The birth prevalence of microcephaly in Brazil increased sharply during 2015–2016. The suggested link between maternal exposure to Zika virus infection during the first trimester of pregnancy and the increased birth prevalence of microcephaly provide additional evidence for congenital infection with Zika virus. Ongoing surveillance is needed to identify additional cases and to fully elucidate the clinical spectrum of illness. Pregnant women should protect themselves from mosquito bites by wearing protective clothing, applying insect repellents, and when indoors, ensuring that rooms are protected with screens or mosquito nets.
Transmission of Zika Virus Through Sexual Contact with Travelers to Areas of Ongoing Transmission — Continental United States, 2016
This report provides information on six confirmed and probable cases of sexual transmission of Zika virus from male travelers to female nontravelers.
Zika Virus Infection Among U.S. Pregnant Travelers — August 2015–February 2016
This report provides preliminary information on testing for Zika virus infection of U.S. pregnant women who have traveled to areas with Zika virus transmission.
Interim Guidelines for Health Care Providers Caring for Infants and Children with Possible Zika Virus Infection — United States, February 2016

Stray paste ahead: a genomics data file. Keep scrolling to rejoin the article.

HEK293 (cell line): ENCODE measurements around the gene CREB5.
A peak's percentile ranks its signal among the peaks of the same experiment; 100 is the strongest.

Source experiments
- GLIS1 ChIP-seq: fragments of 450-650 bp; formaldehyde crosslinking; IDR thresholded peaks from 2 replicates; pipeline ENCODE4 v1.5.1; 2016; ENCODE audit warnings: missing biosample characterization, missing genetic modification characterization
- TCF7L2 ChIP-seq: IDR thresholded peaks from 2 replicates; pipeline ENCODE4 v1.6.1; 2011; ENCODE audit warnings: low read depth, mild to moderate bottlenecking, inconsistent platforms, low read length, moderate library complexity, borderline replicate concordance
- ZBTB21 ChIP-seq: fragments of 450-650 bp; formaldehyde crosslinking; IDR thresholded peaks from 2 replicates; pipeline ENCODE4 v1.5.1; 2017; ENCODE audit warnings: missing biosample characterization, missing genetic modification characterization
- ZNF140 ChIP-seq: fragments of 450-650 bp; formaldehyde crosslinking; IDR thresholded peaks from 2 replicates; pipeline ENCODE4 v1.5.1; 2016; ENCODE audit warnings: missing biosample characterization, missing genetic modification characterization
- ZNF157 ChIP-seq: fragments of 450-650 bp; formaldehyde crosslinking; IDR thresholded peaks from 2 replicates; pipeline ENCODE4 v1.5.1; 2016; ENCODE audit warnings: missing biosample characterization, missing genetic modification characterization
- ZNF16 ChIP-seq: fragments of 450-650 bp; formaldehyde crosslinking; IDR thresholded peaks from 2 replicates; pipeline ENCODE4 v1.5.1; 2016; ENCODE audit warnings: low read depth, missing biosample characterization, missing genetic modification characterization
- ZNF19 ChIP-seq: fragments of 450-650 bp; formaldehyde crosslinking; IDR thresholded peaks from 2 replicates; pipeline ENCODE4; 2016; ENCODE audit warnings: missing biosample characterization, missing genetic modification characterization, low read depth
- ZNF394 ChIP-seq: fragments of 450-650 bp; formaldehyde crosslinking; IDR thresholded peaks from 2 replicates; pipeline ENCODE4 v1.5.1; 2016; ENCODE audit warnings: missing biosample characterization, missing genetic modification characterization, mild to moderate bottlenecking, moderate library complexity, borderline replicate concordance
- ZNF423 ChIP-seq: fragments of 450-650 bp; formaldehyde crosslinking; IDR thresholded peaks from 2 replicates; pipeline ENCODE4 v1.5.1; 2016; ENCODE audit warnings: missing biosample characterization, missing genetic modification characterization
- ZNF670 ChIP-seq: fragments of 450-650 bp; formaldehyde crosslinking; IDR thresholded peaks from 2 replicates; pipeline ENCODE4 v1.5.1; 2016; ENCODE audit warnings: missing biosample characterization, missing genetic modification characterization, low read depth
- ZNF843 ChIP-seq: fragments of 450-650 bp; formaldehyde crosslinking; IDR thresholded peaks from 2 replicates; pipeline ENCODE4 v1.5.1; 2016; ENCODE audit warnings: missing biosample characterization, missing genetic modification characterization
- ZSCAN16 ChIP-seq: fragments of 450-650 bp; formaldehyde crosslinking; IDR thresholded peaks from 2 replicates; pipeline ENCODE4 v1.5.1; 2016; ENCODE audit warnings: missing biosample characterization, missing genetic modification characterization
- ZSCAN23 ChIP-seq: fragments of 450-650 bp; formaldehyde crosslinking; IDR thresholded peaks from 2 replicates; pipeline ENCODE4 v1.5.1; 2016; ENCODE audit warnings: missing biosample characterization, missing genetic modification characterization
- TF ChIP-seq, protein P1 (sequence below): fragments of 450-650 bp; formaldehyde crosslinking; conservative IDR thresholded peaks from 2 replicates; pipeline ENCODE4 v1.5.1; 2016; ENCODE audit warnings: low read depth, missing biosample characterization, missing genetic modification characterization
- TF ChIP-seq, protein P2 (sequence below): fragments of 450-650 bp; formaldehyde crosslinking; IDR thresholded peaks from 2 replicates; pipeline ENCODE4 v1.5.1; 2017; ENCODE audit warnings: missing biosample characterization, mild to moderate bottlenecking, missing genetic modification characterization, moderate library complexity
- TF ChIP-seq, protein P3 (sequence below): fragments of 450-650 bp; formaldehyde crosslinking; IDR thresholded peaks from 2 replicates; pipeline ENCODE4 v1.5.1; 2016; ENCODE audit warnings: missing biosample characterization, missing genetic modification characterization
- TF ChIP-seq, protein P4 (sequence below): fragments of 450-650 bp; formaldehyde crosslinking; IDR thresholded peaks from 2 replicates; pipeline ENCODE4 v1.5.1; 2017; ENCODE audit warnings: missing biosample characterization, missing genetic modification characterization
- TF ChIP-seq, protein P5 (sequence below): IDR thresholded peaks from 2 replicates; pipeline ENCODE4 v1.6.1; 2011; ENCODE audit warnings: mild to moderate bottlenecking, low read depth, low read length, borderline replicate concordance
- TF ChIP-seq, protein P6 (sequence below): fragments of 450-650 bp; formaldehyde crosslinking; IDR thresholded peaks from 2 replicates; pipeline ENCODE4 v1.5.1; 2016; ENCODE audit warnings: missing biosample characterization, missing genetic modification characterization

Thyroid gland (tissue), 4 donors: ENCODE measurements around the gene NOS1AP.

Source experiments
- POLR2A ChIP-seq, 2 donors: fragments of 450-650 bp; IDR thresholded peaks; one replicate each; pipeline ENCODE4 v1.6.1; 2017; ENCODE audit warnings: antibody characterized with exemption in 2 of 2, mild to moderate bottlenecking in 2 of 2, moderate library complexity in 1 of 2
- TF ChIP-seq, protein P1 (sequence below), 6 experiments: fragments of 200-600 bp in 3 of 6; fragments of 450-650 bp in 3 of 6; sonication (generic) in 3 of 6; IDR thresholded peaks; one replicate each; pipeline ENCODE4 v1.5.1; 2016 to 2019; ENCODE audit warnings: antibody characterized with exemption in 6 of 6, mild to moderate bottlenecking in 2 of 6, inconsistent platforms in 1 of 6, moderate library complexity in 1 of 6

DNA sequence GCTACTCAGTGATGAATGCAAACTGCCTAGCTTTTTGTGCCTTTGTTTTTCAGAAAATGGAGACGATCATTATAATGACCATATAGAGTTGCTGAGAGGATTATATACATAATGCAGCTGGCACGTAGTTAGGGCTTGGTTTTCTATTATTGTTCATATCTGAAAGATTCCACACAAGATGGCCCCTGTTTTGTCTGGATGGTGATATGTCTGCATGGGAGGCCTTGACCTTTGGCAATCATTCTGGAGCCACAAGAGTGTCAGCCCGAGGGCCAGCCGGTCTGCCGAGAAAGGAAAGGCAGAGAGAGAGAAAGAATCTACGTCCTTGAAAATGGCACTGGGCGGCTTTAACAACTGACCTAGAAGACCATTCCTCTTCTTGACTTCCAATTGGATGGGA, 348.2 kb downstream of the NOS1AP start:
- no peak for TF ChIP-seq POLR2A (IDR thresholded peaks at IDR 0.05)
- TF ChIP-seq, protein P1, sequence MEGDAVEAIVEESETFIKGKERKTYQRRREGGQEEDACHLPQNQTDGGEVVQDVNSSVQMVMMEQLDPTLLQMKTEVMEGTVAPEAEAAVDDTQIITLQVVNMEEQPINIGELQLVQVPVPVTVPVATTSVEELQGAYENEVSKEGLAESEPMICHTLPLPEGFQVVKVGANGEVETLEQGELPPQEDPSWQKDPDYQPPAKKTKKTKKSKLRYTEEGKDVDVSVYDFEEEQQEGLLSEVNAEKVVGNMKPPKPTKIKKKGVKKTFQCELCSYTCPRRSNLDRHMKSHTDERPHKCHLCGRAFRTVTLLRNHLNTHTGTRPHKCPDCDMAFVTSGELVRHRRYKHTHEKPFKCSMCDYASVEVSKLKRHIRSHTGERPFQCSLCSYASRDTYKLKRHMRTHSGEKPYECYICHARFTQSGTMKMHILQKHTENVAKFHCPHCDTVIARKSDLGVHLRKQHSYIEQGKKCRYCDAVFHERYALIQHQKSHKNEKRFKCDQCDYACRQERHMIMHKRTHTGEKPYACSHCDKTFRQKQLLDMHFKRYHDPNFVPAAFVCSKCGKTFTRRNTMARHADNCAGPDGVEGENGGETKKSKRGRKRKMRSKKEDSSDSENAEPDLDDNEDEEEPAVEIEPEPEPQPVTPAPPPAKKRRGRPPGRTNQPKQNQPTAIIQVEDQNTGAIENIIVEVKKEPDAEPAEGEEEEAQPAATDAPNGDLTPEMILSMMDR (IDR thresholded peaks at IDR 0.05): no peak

CDC has updated its interim guidelines for U.S. health care providers caring for infants born to mothers who traveled to or resided in areas with Zika virus transmission during pregnancy and expanded guidelines to include infants and children with possible acute Zika virus disease.
Interim Guidelines for Health Care Providers Caring for Pregnant Women and Women of Reproductive Age with Possible Zika Virus Exposure — United States, 2016
Updated guidelines include a new recommendation to offer serologic testing to asymptomatic pregnant women (women who do not report clinical illness consistent with Zika virus disease) who have traveled to areas with ongoing Zika virus transmission. This update also expands guidance to women who reside in areas with ongoing Zika virus transmission. Local health officials should determine when to implement testing of asymptomatic pregnant women on the basis of information about levels of Zika virus transmission and laboratory capacity.
Health Alert Network (HAN)
Update: Interim Guidelines for Prevention of Sexual Transmission of Zika Virus — United States, 2016